Louis Vuitton launched its Spring 2015 show today, watch it now as it begins with a outerworldly, ethereal and spacey (not Kevin) theme. At the helm of Vuitton’s “space” ship, sans Marc Jacobs, is Nicolas Ghesquière. Small in stature, he looms large in the fashion world and this collection surely cements that. The theme of time travel is not lost on the viewer as the styles jump from era to era easily, smoothly, and for a woman in her 40s, it was pretty emotional and evocative of so many wonderful memories in my life: those of my grandmother’s, mother’s and my fashions as I’ve grown up. As we know, great fashion always comes back in vogue and Ghesquière has grabbed the best ideas by the cojones and squeezed every last drop of true genius out of each era amassing in one hell of a spectacular showing. One in which, it is rare I would say this of any design house collection, I would actually wear 90 + percent of it. So who is the man behind this great collection?
Ghesquière was born in Comines in the north of France in 1971. At the age of 15, he earned his way into the fashion business through various internships, which I truly admire because he is a rare self-made man. After completing his studies, Ghesquière designed as an assistant for Jean Paul Gaultier. By 1995, Ghesquière left Gaultier for Balenciaga, where he was appointed its Creative Director in just two short years time. He was acclaimed for his “sculpted, futuristic silhouettes and Parisian chic”. For three seasons at Balenciaga, Ghesquière designed for a few different companies, including the Italian based house of Callaghan. By 2001, Ghesquière won the CFDA “International Designer” award. In 2006, he was elected by Time Magazine as one of the 100 most influential people in the world and was made “Chevalier des Arts et des Lettres” in 2007 by the French government. Ghesquière is hailed as one of the most intriguing designers of his generation and is widely credited for launching trends that have resonated throughout the world. On November 5th, 2013, Nicolas Ghesquière joined Louis Vuitton where he was appointed Artistic Director of Women’s collection. How I see the collection in eras:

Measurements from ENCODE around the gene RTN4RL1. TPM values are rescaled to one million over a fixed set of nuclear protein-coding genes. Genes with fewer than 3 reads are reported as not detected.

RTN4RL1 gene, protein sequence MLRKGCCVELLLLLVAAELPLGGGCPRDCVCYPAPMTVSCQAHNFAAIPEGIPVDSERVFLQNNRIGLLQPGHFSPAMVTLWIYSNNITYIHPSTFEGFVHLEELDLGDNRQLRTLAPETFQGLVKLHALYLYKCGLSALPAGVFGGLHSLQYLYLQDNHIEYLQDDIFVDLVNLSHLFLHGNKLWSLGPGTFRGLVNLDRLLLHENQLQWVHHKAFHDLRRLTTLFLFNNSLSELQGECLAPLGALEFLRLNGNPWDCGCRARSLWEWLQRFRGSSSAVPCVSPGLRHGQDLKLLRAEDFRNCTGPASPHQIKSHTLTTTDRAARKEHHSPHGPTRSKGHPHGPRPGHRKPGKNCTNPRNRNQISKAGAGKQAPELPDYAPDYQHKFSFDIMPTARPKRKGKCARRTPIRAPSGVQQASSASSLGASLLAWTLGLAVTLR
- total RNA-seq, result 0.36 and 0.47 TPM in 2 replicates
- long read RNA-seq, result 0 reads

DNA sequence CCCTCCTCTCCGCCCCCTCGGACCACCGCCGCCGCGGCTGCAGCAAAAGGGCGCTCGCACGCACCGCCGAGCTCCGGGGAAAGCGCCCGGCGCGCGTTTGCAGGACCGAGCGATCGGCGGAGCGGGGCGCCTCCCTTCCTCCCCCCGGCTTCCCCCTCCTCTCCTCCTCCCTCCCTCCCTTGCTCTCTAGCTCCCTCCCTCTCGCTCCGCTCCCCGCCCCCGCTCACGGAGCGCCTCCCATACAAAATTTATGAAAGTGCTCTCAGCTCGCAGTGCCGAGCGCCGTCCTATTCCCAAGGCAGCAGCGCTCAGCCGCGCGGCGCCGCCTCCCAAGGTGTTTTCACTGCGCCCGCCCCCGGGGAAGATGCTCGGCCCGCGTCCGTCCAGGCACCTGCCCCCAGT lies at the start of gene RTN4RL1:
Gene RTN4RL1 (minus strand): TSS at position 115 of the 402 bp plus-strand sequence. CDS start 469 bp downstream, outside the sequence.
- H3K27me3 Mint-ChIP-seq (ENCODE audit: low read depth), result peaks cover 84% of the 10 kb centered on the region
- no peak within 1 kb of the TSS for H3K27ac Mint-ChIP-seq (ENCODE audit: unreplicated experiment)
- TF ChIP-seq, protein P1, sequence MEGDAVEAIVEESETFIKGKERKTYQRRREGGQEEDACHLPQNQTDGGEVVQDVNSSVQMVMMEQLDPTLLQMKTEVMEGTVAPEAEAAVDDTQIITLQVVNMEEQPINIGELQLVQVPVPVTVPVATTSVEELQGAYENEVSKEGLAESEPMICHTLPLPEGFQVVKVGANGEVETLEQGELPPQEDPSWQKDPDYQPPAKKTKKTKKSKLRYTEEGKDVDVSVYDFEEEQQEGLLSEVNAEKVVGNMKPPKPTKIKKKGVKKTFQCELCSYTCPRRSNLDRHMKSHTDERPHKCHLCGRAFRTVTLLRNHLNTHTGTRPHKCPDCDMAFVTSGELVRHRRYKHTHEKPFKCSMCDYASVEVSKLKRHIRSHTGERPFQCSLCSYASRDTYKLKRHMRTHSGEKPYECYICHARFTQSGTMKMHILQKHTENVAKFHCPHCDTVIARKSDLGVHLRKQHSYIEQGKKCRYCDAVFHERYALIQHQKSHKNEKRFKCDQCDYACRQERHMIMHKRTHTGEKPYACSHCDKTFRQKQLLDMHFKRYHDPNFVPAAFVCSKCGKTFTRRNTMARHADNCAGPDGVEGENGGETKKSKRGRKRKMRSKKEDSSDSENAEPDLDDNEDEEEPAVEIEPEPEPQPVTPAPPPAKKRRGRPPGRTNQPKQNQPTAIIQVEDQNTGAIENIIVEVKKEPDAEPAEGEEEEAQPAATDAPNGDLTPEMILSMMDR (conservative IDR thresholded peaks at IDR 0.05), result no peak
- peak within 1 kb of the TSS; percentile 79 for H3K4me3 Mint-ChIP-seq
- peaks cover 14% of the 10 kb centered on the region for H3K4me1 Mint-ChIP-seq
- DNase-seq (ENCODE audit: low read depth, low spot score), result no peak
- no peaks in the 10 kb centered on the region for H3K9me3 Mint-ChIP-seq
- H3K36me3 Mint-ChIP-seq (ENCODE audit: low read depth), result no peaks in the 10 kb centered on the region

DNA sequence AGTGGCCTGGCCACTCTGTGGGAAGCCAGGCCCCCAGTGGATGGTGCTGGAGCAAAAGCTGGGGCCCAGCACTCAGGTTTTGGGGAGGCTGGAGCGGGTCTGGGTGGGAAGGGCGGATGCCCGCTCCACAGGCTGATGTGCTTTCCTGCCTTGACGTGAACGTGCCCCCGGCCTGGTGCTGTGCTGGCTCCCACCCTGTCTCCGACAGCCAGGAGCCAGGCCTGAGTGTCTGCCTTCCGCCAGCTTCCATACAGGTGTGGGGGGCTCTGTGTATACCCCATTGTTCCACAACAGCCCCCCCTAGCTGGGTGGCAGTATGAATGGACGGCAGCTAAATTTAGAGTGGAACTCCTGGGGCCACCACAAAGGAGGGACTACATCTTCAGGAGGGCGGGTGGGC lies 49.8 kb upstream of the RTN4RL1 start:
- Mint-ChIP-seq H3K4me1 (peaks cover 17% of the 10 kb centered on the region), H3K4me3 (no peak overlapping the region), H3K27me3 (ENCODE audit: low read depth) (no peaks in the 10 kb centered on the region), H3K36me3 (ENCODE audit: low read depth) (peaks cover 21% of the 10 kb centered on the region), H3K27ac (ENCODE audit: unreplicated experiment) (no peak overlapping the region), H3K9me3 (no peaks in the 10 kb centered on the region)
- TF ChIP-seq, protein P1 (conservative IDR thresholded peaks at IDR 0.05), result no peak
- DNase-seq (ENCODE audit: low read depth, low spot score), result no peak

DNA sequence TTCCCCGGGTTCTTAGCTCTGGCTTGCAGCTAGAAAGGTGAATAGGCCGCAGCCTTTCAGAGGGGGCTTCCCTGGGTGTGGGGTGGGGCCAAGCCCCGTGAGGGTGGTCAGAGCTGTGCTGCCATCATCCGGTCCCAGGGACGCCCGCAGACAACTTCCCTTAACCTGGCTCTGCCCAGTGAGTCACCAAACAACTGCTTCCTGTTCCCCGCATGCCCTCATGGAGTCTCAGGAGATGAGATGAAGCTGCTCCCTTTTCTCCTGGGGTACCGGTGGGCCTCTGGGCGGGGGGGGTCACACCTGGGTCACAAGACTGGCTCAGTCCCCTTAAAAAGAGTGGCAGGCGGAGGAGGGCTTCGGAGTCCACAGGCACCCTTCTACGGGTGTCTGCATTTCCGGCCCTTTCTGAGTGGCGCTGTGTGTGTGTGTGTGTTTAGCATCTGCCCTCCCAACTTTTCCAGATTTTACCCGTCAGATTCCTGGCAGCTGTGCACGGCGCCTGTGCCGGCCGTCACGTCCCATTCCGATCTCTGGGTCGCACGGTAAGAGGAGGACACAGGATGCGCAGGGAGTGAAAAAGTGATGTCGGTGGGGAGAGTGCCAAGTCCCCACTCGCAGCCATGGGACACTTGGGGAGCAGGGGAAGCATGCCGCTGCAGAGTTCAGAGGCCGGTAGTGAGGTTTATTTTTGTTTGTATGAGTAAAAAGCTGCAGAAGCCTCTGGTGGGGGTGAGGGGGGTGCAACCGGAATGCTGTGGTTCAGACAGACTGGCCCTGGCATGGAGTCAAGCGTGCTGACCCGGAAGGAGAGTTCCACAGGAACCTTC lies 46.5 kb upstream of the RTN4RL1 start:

1950s : Classic trench coats, sweet sweater dresses, tie necks, pretty box purses
1960s: Gorgeous, bohemian flower child flowing dresses with Elizabethan touches and Scottish (Outlander if you will) criss cross ties, flutter sleeves, Virgin whites, touches of sexy black, lots of lace, cullottes (long shorts for you girls who are too young to know), soft suede boots, and a few stylish leather jackets for edge. It was the age of Rock and Roll, Woodstock, Hendrix and Joplin.
1970s: The soft button down Saturday Night Fever shirts with an emphasized pointed collar, fitted to flatter a woman’s figure and nice cropped velvet pants, flowered patterns reminiscent of Jim Morrison and covers of Rolling Stone, getting stoned and all that jazz man. Cognac boots, soft, wavy hair, makeup to match, not overdone.
1980s: Makeup is heavier, especially the mascara. Touches of fur, lots of leather strips and the hair band emphasis is screaming in subtle but obvious ways. Colors are brighter, leather is striking, black is back (AC/DC baby), the boots are kick ass but the dresses are still feminine and classy.
1990s: Sleek, stylish, the sequins and glam is showing through as grunge kills the hair bands and more of a fashion mixture begins to emerge. We see glam, leather, sleek, ethereal, anything goes.
2000: Sequins, Jersey leopard with striping, roses (without the Guns), killer patterned stockings, heavy eye makeup, women are full-out Glamazons, owning it and taking over the World.
2010 – forward: The quintessential mixture of all of the above. And why not, women can have and be it all now. Feminine, edgy, sporty, tailored, ruffled, get it girl! And if you can afford Louis Vuitton, get it all!
Dislikes: I would be remiss to say I loved it all and not mention I did not like the two patterns below. But I don’t like patterns generally. Elvis forbid Priscilla Presley to wear patterns near her face as it drew the eye away from her face and he was right about that (and wrong to tell her what to do, I realize), but the King got it right once in a while. Ooh, now I’m all shook up.
Here to stay: